I recently purchased a Soundblaster X-Fi Xtreme Music card (shuddering at the name as I did so). Upon installing it, I found that there is apparently no way to connect it to the front audio i/o on my chassis, nor to switch between headphones and speakers without disconnecting and reconnecting them at the rear of the case.
Is this accurate? Or is there some way of working around the card's deficiencies? I'm rather stunned that a $120 sound card lacks these connectors.
I've run into the same issues you describe. The only chassis I've seen contemporary enough to have the same headphone/mic connectors as on the X-Fi, Audigy, Live! is actually the Dell Metroplex chassis that my XPS 600 came wrapped in. Given the disdain for Dell that many have, that surprised me.
Most cases come with the AC'97 connectors which are often seperately/singly wired (no header) making them a dream to connect (facetiously stated) to the oh so high-end onboard sound of most mobos. It's not really the X-Fi that's lacking, it makes me wonder if the connection they offer is proprietary, perhaps Cookie-Cutter types like Dell know they're going to be using Creative-based cards and implement the necessary headers whereas general case manufacturers have to be more neutral and support the AC'97 standard.
I'm have my JukeBox in the venerable Cooler Master Centurian 5, and ran into the same thing you've described...dissapointing on an otherwise unstoppable chassis.
Is there any way around this? Should I try to exchange the X-Fi for another sound card? I was told recently that I ought to look into an Auzentech sound card, but they seem geared toward 5.1 and 7.1 speaker setups only. If I lived alone, that might be an option, but room-shaking sound is a bad thing when people in the house want to sleep.
If I did exchange it for an Auzentech, could I connect the front audio? Or am I screwed no matter what?
The AuzenTech Explosion DOES appear to have the right header for these chasis front panel connecotrs. It also has an optical out and gold output jacks. ...but how's it sound and how developed are the drivers? Hmmm.... If you really want to connec those chassis jacks to your card give it consideration. 7.1? The X-Fi has 7.1 as well. I'd think most contemporary cards are 7.1 capable.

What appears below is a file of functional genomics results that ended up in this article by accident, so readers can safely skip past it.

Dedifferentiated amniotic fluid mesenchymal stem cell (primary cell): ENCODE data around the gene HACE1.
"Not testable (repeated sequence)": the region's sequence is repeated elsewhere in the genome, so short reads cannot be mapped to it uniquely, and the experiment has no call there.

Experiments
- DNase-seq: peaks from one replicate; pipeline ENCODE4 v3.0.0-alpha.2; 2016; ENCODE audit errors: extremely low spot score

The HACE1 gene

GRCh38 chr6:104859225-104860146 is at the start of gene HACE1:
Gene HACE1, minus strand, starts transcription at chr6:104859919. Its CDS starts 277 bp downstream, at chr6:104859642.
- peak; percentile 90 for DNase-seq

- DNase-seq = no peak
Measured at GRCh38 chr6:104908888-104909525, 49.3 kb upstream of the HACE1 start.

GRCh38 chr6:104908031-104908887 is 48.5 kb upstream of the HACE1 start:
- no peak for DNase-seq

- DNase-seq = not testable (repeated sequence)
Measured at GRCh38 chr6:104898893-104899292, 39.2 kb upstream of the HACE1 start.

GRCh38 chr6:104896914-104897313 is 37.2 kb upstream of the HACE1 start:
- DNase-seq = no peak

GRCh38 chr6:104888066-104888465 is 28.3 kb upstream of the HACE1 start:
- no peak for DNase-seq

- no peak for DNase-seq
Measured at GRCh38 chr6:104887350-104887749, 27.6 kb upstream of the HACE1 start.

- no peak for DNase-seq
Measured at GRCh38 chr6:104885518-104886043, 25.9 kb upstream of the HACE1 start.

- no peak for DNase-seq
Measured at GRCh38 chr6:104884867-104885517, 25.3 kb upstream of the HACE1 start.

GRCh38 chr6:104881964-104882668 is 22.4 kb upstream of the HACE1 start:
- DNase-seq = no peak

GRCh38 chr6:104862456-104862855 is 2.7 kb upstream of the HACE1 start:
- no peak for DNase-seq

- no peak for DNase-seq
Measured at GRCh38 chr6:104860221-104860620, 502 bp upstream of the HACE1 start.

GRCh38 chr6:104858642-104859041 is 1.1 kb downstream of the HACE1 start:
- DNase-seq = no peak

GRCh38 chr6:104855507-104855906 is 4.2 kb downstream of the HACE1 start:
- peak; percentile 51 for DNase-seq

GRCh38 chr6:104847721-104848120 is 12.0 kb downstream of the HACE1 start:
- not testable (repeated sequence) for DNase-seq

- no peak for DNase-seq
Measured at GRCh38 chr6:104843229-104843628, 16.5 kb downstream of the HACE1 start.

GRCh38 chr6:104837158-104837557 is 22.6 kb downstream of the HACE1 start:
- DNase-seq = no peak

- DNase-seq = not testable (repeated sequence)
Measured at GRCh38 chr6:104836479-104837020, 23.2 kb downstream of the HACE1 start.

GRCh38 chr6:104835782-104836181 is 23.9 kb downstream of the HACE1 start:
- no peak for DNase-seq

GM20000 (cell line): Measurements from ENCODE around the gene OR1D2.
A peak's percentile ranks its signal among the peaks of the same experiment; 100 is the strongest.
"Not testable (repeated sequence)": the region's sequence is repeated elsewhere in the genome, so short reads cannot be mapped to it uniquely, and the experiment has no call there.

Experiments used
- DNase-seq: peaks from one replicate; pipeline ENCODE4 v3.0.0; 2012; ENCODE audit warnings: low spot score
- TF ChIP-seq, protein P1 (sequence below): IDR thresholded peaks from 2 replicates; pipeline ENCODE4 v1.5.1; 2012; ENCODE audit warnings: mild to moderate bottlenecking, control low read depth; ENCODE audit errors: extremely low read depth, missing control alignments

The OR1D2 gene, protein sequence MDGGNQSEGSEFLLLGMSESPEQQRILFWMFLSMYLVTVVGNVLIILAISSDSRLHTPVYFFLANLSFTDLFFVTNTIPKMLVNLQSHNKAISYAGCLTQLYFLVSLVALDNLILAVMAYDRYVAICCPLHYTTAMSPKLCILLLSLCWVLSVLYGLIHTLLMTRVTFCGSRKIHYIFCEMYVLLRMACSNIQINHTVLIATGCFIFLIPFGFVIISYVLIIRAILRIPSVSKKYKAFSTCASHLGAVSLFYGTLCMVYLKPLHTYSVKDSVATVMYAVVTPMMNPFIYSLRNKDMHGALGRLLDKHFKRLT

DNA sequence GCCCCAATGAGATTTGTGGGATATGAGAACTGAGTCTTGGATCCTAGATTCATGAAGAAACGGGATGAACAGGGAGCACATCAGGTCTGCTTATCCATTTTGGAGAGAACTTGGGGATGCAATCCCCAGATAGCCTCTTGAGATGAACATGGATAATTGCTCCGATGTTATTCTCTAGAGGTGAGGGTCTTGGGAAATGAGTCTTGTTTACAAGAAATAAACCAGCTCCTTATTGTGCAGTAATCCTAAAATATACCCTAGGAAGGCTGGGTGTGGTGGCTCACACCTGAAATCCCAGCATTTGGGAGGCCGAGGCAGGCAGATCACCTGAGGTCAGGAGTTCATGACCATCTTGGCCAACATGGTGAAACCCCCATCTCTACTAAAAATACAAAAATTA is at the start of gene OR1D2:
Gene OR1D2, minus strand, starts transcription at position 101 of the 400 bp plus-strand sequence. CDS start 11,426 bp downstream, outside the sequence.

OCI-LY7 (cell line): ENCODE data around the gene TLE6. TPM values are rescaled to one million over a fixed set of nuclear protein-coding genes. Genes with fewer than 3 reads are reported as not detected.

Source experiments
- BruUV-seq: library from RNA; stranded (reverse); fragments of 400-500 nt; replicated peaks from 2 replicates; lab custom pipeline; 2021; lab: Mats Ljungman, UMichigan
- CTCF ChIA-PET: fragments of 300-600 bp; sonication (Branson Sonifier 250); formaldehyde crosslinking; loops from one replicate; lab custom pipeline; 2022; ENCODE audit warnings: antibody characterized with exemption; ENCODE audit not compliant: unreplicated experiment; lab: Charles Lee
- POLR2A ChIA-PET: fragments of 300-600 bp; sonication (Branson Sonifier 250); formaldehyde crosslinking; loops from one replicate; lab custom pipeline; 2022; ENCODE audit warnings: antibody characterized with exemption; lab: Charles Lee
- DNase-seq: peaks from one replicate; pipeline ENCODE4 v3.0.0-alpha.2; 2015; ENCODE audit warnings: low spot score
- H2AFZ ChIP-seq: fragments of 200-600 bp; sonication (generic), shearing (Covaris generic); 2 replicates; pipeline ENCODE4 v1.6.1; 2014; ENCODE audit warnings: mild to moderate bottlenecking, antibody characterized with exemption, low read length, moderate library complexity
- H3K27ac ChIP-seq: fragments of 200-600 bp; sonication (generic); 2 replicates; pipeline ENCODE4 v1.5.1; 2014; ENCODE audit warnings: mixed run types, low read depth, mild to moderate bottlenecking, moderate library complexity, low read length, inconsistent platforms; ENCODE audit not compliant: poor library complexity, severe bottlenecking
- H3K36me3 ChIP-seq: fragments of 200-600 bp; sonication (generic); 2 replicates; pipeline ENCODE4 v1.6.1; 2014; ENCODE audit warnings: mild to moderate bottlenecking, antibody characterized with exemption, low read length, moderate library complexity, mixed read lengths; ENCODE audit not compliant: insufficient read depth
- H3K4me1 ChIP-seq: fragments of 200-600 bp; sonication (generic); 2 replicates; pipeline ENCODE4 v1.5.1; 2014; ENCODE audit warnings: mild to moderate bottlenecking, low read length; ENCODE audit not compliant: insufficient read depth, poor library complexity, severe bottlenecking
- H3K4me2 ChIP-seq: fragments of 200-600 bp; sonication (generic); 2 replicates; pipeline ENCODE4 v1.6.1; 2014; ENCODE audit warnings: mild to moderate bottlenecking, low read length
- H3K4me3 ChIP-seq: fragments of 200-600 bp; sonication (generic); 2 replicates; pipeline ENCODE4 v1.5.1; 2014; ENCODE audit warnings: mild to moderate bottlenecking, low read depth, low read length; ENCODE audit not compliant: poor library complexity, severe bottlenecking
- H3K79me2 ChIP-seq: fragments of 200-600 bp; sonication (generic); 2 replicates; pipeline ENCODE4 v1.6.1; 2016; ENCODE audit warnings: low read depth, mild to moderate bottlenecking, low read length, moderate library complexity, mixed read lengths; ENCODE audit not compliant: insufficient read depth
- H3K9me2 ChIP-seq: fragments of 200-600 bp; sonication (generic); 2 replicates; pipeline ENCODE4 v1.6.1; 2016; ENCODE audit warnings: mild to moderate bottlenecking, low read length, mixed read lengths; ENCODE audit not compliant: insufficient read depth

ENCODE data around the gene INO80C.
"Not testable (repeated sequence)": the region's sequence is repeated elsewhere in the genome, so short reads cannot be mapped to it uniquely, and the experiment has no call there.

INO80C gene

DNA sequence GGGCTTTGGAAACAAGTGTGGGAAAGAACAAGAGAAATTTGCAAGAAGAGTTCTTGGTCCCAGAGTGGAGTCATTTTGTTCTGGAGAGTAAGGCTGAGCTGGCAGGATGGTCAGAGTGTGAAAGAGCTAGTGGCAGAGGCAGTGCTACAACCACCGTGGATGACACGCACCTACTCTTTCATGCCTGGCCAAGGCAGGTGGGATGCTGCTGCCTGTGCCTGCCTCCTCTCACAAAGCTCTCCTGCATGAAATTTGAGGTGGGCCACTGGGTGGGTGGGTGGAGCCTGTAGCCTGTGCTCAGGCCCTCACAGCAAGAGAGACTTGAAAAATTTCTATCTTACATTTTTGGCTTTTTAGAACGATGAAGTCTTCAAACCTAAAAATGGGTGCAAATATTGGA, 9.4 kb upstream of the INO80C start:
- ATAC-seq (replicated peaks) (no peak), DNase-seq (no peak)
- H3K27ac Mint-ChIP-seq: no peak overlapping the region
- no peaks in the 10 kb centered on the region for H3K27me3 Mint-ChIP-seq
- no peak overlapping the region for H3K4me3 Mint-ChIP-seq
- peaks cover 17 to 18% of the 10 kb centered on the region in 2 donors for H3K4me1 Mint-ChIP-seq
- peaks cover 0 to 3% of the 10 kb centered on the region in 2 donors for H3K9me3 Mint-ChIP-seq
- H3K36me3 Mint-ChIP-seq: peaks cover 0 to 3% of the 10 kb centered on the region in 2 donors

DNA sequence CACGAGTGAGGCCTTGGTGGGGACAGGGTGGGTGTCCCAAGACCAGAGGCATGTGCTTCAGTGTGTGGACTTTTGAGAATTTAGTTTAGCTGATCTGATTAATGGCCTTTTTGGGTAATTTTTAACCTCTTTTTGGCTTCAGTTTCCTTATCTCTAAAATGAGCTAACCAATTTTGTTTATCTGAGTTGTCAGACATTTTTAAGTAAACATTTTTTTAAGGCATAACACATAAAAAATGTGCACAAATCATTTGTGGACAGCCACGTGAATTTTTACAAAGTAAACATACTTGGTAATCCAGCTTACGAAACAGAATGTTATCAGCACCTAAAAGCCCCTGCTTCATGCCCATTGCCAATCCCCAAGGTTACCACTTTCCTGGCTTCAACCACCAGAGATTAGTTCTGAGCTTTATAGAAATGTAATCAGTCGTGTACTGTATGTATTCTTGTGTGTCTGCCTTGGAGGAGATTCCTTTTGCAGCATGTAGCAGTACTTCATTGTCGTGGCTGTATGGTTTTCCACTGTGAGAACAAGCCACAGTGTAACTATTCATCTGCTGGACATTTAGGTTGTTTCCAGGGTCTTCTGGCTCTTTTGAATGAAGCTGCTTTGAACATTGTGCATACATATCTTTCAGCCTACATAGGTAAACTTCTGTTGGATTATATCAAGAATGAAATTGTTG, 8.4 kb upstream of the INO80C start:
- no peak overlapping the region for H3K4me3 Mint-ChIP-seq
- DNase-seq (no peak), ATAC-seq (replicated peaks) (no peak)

Mostly I'd like to be able to switch between speakers and headphones without messing about with the cables in the back. Front audio connectors seem to be the best way to do that. I've read a few good reviews of the Auzentech cards, but really I have no idea how good they are. Someone somewhere will be willing to give a stellar review to any product.
As for the 7.1 sound, I know any decent sound card supports it, but it looked as if the Auzentech card was designed only for surround sound. But that's just from a cursory glance and a few reviews.
I'm not positive on this, but I'm fairly certain the AuzenTech cards will do 2-channel stereo. The NewEgg reviews I read seemed to point to one negative issue in common: Immature drivers. That's something to give serious consideration to.
That site gives step-by-step instructions that I think even I could follow (which is saying a lot, trust me ) for connecting an Audigy 2ZS or X-Fi card to front panel audio. The only problem is that there's insufficient power for the microphone. I haven't the slightest clue how to correct that.
I also think I won't try. I've found an adapter that will let me plug my headset into a front USB port. It isn't cheap, but I'd rather buy that than pay $100+ for that daft Creative Labs control panel thing.
I saw that site this morning too. Clear instructions, but I don't quite want front panel connections that bad. A USB solution actually seems pretty good, but you'll be bypassing the X-Fi altogether won't you? (Except if you use the USB Mic and then the X-Fi's speaker out?) 8O
So every set of USB headphones is its own sound card?
Eh, well, if it works, it works. I don't feel quite competent to go about making my own warranty-voiding custom connectors, and I balk at shelling out $100 or more so Creative can take up one of my drive bays just to give me headphone/mic connectors (along with lots of connectors and knobs and dials and doo-dads that are doubtless of inestimable value to those involved in professional music creation or who have vast and impressive stereo systems, but which would for me be nothing more than little holes that collect dust and have to be cleaned out periodically).